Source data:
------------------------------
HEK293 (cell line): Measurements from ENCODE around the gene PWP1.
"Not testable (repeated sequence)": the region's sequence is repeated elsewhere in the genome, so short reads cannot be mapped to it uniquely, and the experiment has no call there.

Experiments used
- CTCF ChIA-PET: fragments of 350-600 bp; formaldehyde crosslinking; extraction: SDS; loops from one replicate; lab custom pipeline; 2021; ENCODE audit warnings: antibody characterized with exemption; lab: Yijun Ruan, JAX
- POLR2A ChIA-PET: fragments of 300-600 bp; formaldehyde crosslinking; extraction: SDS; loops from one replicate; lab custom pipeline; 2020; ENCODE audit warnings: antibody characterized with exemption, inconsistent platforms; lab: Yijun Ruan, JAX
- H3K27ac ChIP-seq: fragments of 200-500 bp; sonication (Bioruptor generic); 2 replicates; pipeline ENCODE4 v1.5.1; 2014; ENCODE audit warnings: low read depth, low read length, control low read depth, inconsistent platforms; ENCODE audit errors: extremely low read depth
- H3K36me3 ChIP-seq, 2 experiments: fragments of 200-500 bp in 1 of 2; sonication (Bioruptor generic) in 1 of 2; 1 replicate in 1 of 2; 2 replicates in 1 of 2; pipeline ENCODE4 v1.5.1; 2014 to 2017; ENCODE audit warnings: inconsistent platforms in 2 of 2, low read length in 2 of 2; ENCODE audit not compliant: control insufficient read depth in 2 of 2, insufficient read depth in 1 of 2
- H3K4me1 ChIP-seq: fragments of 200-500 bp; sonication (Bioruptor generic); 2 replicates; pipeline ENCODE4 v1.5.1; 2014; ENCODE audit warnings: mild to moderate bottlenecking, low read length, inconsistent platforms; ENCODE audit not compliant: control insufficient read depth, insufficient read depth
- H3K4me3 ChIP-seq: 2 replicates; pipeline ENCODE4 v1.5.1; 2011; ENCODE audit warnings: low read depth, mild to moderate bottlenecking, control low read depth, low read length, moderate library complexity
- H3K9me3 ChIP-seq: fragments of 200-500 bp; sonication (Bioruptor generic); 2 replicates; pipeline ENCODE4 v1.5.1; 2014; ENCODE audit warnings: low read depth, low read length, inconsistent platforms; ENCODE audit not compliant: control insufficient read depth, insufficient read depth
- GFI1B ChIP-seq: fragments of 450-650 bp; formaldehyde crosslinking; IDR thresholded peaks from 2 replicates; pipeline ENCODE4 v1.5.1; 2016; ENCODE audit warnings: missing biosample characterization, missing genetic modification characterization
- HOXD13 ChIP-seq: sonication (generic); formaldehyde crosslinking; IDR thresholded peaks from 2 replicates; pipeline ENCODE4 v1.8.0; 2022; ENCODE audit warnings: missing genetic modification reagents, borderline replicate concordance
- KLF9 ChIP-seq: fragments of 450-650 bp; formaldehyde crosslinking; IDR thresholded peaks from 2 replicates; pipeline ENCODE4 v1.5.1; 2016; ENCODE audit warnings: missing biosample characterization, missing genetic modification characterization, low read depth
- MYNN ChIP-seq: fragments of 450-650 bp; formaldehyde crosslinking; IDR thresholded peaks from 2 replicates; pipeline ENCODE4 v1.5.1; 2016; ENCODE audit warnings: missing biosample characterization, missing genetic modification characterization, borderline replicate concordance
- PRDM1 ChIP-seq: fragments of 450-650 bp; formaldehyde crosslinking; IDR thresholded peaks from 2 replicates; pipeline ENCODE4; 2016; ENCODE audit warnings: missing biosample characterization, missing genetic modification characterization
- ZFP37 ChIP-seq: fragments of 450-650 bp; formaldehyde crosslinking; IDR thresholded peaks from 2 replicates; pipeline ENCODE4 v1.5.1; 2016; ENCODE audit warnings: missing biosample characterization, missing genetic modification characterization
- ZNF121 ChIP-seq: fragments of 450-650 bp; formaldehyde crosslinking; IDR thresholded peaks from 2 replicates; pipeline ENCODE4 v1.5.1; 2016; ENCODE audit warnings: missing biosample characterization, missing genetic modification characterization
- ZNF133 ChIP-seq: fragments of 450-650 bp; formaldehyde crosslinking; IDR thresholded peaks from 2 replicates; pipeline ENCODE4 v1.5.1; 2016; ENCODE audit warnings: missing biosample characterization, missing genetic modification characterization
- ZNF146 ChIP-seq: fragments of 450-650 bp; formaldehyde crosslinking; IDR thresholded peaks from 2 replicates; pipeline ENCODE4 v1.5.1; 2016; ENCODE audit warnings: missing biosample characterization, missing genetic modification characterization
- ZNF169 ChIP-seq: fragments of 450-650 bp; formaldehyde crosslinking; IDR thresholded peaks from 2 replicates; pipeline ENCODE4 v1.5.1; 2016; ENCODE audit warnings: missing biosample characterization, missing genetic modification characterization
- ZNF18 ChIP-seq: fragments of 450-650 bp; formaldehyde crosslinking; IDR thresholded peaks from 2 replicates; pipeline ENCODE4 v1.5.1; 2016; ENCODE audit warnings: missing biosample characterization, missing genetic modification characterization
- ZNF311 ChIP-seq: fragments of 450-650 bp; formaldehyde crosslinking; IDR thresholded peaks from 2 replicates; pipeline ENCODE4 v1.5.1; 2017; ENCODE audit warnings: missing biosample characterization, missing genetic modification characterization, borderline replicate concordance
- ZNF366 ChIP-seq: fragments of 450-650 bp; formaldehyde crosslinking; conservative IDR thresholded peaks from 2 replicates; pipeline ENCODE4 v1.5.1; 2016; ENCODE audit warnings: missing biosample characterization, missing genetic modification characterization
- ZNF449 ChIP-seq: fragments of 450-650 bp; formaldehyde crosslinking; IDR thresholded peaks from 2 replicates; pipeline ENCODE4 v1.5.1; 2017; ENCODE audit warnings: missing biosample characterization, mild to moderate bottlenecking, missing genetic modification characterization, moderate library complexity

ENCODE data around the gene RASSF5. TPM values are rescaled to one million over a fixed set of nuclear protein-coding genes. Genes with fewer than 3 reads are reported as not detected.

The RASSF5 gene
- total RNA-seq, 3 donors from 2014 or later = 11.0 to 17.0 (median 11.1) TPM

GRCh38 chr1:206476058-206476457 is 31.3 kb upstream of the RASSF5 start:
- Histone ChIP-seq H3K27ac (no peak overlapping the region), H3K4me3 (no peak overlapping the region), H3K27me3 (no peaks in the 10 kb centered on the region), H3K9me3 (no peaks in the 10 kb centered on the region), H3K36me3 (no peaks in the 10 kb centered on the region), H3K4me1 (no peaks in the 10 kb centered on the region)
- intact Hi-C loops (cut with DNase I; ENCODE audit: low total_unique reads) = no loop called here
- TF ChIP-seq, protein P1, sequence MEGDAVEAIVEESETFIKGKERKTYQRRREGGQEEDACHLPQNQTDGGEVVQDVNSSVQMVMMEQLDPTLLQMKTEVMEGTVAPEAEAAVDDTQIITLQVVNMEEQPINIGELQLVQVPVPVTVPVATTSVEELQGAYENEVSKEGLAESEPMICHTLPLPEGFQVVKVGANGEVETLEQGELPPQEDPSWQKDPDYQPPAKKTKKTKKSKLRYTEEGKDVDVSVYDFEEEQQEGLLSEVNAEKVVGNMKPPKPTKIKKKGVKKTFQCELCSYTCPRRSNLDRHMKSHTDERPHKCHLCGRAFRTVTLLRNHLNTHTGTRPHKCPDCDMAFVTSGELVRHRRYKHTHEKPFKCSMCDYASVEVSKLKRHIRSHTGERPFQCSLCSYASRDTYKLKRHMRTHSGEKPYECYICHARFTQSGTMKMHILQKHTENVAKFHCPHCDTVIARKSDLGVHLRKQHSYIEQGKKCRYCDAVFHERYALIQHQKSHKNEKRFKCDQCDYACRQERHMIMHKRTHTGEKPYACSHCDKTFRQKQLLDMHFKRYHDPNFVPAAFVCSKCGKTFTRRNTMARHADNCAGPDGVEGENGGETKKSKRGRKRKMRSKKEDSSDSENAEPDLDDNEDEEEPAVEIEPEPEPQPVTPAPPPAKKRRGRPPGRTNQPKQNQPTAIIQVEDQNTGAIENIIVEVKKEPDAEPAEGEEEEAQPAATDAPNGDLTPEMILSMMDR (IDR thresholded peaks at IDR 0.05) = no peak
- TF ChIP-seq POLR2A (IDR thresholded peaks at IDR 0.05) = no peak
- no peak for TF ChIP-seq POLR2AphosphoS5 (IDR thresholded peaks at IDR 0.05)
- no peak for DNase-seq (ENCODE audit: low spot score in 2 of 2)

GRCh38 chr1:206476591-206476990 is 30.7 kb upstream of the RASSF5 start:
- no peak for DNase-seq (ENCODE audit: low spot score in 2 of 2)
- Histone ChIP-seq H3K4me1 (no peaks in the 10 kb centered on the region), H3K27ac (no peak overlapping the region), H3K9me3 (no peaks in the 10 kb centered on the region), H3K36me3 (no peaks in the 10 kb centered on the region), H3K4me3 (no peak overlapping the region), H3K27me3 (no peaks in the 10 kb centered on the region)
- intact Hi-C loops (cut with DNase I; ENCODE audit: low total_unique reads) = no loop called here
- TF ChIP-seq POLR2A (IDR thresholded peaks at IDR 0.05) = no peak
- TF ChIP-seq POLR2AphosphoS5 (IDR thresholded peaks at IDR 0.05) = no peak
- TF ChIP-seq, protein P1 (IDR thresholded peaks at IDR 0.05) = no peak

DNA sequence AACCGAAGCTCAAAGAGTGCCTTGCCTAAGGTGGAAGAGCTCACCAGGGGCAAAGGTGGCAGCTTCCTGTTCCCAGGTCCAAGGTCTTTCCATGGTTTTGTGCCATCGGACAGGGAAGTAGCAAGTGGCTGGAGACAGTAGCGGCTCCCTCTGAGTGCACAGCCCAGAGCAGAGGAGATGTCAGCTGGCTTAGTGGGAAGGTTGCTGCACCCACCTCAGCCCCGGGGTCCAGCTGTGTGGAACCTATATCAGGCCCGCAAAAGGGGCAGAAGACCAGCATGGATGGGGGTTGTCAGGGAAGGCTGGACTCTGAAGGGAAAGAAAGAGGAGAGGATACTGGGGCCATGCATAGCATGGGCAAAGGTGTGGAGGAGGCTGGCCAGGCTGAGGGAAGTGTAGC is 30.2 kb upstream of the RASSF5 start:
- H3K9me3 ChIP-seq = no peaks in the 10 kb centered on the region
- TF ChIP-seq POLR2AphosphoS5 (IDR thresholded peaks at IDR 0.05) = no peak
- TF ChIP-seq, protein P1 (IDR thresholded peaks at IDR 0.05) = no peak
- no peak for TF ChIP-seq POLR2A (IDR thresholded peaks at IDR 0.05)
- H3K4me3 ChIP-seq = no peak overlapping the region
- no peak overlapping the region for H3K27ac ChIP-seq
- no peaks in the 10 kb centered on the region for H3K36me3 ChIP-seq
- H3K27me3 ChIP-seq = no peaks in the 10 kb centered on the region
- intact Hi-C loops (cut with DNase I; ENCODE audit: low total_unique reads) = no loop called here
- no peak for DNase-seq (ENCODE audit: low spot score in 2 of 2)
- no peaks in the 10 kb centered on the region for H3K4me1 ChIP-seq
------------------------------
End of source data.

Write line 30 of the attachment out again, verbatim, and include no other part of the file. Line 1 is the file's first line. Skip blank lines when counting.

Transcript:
- intact Hi-C loops (cut with DNase I; ENCODE audit: low total_unique reads) = no loop called here